Progress reported in Mountain State Carbon talks
FOLLANSBEE – Officials with Mountain State Carbon insist there’s been substantial progress made at the bargaining table, though union negotiators aren’t backing down from complaints aired last week suggesting the company’s hourly workers are being short-changed.
In a statement released Monday, Mountain State officials said they were “disappointed” with reports that the United Steelworkers union negotiators were unhappy that after 10 months at the table they still had no agreement.
“(Mountain State Carbon) and the USW have been bargaining for (about) 11 months in pursuit of an agreement for hourly employees,” the company said in its statement. “To date, (Mountain State Carbon) and the USW have mutually agreed to the bulk of the terms of the new agreement.”
But late Monday, USW negotiators said they’d “tried hard to find middle ground” even though the company is offering “breadcrumbs” to the mill’s veteran work force.
“We have workers who’ve worked at that plant their entire adult life,” USW negotiator Ernie Gambellin said. “That’s not how they expect to be treated.”
In their statement, Mountain State officials said the USW had overlooked “important background information,” including:
– When Mountain State Carbon became the employer of the current work force on Sept. 1, 2012, “it voluntarily made offers of full-time employment to former RG Steel employees at competitive wage rates, incentive pay opportunities and health and welfare benefit packages.” The company did not reduce the base pay of any full-time employees, they said.
– The company voluntarily recognized the USW as bargaining agent for the hourly work force and immediately began negotiations.
– Since Sept. 1, “in each instance in which an hourly employment opportunity has become available, (Mountain State Carbon) has voluntarily chosen to hire hourly workers previously employed by RG Steel,” they said.
– The company has not laid off any full-time employees since it became the employer on Sept. 1.
– The two sides had met in person “at least 10 times in pursuit of an agreement, and the chief negotiators for (Mountain State Carbon) and the USW have spoken often on the phone in an attempt to reach a deal.”
– The two sides “have mutually agreed to the bulk of the terms of the collective bargaining agreement, and only two substantive items remain open,” the company said.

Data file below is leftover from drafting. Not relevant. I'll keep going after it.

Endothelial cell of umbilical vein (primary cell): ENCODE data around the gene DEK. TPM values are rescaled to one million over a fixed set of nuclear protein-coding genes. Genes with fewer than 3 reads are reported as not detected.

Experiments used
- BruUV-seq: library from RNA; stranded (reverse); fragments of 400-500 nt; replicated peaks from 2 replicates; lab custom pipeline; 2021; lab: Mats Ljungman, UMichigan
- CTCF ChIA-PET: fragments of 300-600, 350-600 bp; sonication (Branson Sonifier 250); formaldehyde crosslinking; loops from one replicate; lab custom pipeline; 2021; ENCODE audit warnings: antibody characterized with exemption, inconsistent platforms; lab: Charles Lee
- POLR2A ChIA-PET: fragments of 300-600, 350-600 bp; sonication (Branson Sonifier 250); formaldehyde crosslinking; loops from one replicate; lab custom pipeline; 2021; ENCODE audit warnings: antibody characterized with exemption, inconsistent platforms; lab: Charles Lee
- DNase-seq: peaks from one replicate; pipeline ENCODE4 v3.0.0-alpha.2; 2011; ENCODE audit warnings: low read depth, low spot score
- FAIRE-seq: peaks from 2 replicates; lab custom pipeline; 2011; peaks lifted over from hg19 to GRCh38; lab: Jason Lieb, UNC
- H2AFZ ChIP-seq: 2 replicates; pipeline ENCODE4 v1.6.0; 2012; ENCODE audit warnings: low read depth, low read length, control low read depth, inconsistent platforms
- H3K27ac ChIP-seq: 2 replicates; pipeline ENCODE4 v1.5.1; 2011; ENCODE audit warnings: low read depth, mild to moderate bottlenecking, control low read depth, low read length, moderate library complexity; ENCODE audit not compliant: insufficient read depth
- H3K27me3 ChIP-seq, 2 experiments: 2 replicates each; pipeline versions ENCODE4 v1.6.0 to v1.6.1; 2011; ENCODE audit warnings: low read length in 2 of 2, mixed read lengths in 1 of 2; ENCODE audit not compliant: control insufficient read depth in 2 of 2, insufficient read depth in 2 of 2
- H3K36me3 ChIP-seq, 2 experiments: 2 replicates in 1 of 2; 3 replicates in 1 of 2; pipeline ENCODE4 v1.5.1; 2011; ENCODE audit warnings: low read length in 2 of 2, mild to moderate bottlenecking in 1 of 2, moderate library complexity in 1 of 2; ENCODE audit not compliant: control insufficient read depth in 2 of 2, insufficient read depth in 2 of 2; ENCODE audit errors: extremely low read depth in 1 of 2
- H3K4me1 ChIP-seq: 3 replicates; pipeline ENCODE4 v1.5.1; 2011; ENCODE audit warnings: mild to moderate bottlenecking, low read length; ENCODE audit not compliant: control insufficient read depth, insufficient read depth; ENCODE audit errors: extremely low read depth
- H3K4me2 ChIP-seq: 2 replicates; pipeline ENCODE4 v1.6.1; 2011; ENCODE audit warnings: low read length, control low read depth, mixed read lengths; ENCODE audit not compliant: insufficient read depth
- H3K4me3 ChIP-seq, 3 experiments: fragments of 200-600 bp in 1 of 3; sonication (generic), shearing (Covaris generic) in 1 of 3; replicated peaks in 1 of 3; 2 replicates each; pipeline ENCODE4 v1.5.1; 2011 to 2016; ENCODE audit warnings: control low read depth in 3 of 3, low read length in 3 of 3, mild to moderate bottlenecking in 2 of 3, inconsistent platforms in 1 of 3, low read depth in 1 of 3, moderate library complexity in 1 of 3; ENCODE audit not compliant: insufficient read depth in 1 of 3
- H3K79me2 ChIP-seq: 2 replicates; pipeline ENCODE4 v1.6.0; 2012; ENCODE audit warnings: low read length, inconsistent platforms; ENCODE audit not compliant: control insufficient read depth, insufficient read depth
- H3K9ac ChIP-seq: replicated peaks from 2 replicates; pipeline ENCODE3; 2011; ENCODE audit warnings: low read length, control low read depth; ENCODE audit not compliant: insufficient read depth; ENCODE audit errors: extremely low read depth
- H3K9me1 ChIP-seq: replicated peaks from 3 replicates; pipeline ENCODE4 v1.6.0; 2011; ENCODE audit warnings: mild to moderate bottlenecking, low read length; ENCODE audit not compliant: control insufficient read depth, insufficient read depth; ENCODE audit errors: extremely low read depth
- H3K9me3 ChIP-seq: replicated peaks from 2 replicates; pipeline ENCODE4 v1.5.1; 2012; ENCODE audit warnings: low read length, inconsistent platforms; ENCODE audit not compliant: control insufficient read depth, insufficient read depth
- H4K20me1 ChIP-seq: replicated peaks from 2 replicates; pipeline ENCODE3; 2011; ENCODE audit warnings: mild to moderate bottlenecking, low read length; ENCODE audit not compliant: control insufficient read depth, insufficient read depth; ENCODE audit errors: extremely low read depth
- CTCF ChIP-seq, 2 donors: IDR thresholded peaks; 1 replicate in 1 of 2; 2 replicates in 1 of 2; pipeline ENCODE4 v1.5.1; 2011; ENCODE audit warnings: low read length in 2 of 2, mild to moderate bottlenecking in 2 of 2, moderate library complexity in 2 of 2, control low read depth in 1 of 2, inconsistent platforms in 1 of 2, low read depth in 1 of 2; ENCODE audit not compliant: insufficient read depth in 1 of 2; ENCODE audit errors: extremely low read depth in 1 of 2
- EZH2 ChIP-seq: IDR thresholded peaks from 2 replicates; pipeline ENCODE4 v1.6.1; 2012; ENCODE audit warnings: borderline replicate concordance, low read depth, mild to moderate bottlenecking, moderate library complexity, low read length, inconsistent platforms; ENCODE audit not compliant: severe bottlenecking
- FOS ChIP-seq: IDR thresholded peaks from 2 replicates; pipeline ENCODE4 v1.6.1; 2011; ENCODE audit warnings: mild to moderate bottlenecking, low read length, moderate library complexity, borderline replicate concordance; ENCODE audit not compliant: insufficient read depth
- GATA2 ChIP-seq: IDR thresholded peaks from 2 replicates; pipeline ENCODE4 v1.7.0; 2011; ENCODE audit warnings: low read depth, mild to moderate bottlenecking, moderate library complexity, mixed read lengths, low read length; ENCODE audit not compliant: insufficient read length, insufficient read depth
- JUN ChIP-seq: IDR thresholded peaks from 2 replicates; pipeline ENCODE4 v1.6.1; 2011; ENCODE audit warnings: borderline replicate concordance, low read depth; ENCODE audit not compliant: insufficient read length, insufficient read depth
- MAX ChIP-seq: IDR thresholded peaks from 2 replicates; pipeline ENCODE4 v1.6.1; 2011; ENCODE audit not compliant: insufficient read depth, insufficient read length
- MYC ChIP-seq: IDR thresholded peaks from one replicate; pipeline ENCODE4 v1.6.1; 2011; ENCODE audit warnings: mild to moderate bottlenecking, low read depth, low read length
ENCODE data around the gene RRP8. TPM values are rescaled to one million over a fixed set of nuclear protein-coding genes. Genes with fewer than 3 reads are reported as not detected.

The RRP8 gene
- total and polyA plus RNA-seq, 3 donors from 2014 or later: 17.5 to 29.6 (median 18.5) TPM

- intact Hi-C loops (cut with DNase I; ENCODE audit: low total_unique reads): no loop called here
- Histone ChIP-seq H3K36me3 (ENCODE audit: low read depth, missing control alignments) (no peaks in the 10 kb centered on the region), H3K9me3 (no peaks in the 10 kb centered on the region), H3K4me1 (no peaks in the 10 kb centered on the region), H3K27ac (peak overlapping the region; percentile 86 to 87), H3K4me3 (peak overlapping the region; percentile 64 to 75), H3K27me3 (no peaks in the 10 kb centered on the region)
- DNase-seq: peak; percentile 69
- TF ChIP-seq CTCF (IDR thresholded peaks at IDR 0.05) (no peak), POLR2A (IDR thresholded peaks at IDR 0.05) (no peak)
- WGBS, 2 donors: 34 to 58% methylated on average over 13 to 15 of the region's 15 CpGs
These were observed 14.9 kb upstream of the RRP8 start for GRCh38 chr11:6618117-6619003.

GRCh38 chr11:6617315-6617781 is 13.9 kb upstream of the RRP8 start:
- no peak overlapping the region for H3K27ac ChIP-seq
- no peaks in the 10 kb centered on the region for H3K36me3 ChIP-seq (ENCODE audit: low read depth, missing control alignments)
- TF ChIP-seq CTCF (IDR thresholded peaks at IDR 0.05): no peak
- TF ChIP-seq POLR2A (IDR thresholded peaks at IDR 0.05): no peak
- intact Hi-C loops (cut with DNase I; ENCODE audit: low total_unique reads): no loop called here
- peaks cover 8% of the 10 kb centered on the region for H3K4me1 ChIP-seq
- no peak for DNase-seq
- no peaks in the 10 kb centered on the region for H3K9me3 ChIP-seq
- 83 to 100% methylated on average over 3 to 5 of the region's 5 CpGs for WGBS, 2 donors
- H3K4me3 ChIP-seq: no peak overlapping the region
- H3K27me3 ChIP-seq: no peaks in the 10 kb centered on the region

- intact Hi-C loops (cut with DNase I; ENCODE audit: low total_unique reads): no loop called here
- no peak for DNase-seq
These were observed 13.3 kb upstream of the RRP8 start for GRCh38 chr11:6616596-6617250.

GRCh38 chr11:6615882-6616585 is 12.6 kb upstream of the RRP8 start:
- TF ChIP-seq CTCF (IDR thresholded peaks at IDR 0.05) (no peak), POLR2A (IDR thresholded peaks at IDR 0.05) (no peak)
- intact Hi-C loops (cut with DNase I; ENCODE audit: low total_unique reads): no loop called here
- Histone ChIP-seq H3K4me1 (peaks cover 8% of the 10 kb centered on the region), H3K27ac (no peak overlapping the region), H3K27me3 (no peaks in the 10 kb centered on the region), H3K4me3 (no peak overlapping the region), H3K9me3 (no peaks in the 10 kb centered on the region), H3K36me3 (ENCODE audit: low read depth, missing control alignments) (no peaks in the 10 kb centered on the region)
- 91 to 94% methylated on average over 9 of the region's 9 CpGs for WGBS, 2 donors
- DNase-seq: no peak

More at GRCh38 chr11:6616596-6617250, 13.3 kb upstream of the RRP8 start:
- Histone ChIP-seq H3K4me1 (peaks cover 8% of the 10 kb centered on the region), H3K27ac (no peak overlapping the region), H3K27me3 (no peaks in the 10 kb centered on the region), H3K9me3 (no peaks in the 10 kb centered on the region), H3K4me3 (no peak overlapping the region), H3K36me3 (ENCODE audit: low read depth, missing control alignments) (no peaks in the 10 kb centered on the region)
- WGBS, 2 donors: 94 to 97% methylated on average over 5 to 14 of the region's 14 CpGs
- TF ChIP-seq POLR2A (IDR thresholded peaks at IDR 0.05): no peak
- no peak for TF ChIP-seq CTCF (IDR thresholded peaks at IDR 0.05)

Standing in the way of an agreement, they said, were vacation entitlements and a guaranteed minimum work week.
“Even though (the company) has already raised its initial vacation offer from one to two weeks – and members are already enjoying the benefits of this second week of vacation – the USW has insisted on a third week of vacation,” the company said in its statement.
The USW also is insisting on a 24-hour-per-week guarantee, “even though full-time employees have not been scheduled for less than 40 hours in a week during the entire time” Mountain State Carbon has employed them, the company said.
Gambellin said those are quality-of-life issues for the workers, “but so far Mountain State has been all about profit at the expense of families.”
“These employees had five weeks of vacation (before), now they’re offering (us) two,” Gambellin said. “In the past two contracts we had a guaranteed workweek of 40 hours; we asked them for 24 hours and they would not budge. That tells me they want to reserve the right to have part-time employees. These are key issues for the members and our families. We’re concerned about long-term job security and providing reasonable time off from the dirty and difficult work in the coke plant.”
Gambellin conceded that as the need to hire arose, Mountain State has rehired workers who’d been laid off. Those workers, however, are being paid at 80 percent of what they made pre-RG Steel bankruptcy, he said, and workers who had been out on sick leave or who’d been injured on the job weren’t among those brought back.
Mountain State, meanwhile, insists it was the union that broke off the latest round of negotiations, saying, “(We were) prepared to work – around the clock if necessary – during the week of June 17 to reach an agreement. Nevertheless, in the midst of negotiations on June 18, the USW bargaining committee ended the talks, stating that they would let (us) know when the parties would resume bargaining.”
So far, they said the USW “has not reached out” to schedule further talks.
“In sum, (Mountain State Carbon) believes that these negotiations have been productive by any standard, and … remains open and receptive to further negotiations,” they said.
Gambellin, though, said it makes little sense to take a proposal to the workers that stands little, if any, chance of being ratified.
“We want to get the deal done, too,” he said. “But the ball is in their court to get a fair agreement that recognizes the concerns of the workers and their families. We want to concentrate on getting this plant on task for a long-term future together. We deserve it, our community deserves to know that Mountain State Carbon is here to stay and provide decent jobs for the future.
“We’re reasonable,” Gambellin added. “We understand everything has changed, this is no longer an integrated mill. Everything has changed – there’s no more retiree health care, no severance packages, no sub pay … those are all issues we took off the table to try and reach agreement.”